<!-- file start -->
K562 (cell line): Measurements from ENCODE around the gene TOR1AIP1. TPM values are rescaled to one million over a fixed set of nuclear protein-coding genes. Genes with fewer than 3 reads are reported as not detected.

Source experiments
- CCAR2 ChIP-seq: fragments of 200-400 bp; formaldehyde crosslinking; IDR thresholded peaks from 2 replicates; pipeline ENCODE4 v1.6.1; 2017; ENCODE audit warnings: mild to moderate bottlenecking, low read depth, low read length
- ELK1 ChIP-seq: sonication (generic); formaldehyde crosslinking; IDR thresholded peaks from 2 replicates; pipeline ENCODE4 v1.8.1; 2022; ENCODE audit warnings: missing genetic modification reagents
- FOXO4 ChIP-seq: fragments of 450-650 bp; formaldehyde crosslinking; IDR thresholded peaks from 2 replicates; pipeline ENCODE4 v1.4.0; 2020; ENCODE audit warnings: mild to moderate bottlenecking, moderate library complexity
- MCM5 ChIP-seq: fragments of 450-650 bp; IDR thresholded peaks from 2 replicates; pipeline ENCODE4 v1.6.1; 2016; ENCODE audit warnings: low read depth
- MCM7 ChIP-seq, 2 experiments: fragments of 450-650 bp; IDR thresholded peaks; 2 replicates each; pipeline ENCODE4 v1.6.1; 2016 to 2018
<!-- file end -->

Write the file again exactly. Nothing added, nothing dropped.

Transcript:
K562 (cell line): Measurements from ENCODE around the gene TOR1AIP1. TPM values are rescaled to one million over a fixed set of nuclear protein-coding genes. Genes with fewer than 3 reads are reported as not detected.

Source experiments
- CCAR2 ChIP-seq: fragments of 200-400 bp; formaldehyde crosslinking; IDR thresholded peaks from 2 replicates; pipeline ENCODE4 v1.6.1; 2017; ENCODE audit warnings: mild to moderate bottlenecking, low read depth, low read length
- ELK1 ChIP-seq: sonication (generic); formaldehyde crosslinking; IDR thresholded peaks from 2 replicates; pipeline ENCODE4 v1.8.1; 2022; ENCODE audit warnings: missing genetic modification reagents
- FOXO4 ChIP-seq: fragments of 450-650 bp; formaldehyde crosslinking; IDR thresholded peaks from 2 replicates; pipeline ENCODE4 v1.4.0; 2020; ENCODE audit warnings: mild to moderate bottlenecking, moderate library complexity
- MCM5 ChIP-seq: fragments of 450-650 bp; IDR thresholded peaks from 2 replicates; pipeline ENCODE4 v1.6.1; 2016; ENCODE audit warnings: low read depth
- MCM7 ChIP-seq, 2 experiments: fragments of 450-650 bp; IDR thresholded peaks; 2 replicates each; pipeline ENCODE4 v1.6.1; 2016 to 2018